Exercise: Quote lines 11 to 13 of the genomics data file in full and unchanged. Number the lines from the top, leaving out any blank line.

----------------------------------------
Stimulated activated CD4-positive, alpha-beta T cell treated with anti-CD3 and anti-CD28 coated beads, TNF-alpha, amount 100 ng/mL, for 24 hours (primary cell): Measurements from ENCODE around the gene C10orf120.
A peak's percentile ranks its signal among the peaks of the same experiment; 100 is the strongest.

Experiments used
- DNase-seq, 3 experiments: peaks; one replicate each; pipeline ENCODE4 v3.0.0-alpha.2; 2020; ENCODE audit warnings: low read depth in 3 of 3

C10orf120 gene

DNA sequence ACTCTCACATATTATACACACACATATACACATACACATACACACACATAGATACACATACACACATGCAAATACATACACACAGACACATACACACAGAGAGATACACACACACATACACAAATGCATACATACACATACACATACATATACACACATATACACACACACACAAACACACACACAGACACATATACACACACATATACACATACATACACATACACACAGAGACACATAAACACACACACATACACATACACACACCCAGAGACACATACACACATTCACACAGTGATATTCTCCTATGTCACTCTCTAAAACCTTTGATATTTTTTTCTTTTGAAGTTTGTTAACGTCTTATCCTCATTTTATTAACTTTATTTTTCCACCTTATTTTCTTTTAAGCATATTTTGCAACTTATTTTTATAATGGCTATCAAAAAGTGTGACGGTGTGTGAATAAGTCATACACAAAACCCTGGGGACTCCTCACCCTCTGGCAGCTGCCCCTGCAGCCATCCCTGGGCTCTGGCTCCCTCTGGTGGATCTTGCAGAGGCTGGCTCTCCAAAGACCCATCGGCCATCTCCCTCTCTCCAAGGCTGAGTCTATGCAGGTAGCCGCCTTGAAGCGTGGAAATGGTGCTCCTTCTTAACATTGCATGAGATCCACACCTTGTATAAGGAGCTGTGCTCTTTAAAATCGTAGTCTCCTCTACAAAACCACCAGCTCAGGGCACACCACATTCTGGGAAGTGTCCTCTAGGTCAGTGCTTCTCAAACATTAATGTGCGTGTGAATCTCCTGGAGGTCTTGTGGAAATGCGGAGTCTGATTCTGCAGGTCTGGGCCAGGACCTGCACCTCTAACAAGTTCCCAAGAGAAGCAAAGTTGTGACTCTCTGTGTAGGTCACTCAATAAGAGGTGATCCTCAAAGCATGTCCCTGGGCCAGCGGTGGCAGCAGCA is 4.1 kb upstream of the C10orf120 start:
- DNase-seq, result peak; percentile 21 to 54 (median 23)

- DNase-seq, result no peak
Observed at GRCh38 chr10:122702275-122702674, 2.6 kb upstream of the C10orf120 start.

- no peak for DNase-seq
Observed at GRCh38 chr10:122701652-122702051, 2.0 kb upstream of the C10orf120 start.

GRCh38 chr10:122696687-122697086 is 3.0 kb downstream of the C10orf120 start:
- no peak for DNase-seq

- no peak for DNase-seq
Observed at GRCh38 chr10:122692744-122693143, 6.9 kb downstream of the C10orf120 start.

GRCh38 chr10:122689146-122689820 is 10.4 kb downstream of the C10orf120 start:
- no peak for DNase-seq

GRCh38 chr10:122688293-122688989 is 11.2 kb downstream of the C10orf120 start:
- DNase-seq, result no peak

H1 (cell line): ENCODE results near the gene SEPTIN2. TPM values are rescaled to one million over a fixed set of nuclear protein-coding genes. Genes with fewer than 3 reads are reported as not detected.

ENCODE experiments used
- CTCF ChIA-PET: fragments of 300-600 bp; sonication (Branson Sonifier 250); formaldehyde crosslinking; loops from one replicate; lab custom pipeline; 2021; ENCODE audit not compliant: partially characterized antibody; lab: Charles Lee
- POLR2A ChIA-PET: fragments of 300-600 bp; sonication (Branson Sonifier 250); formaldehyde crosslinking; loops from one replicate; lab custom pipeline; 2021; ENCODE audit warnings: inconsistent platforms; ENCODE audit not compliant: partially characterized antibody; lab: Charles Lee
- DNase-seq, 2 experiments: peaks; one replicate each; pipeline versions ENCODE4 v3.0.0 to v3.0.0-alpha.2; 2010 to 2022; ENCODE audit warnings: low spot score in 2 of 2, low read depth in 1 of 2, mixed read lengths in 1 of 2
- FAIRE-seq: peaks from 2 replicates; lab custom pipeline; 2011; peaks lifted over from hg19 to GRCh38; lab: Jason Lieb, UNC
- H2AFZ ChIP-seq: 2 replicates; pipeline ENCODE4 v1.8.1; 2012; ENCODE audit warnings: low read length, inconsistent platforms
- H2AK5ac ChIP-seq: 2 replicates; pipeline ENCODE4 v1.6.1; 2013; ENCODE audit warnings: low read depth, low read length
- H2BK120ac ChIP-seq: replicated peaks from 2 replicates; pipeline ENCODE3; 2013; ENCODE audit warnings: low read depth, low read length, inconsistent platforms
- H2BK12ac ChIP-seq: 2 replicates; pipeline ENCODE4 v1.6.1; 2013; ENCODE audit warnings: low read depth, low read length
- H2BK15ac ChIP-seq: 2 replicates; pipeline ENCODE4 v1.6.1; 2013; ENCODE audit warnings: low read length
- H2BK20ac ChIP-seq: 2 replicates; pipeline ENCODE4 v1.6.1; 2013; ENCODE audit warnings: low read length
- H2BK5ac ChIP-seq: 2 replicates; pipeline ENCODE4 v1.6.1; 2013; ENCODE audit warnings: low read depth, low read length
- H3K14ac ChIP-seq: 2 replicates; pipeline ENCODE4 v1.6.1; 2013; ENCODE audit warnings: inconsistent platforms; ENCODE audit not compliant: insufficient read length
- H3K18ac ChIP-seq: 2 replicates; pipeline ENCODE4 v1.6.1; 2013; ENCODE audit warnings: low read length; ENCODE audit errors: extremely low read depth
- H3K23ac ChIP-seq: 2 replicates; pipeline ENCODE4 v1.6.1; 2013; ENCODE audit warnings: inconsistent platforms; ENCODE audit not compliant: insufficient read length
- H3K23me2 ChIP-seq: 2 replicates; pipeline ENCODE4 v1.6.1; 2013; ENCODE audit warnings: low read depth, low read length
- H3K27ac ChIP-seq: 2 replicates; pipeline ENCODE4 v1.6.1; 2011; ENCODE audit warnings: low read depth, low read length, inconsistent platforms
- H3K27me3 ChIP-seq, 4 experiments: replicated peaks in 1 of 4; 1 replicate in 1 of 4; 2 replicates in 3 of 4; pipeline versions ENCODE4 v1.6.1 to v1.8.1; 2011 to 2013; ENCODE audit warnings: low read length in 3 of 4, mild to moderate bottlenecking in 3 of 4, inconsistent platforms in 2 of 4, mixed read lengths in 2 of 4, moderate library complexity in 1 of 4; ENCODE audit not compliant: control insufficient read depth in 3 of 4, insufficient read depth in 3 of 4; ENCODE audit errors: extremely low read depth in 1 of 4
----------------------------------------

Observed at GRCh38 chr10:122701652-122702051, 2.0 kb upstream of the C10orf120 start.

GRCh38 chr10:122696687-122697086 is 3.0 kb downstream of the C10orf120 start:
- no peak for DNase-seq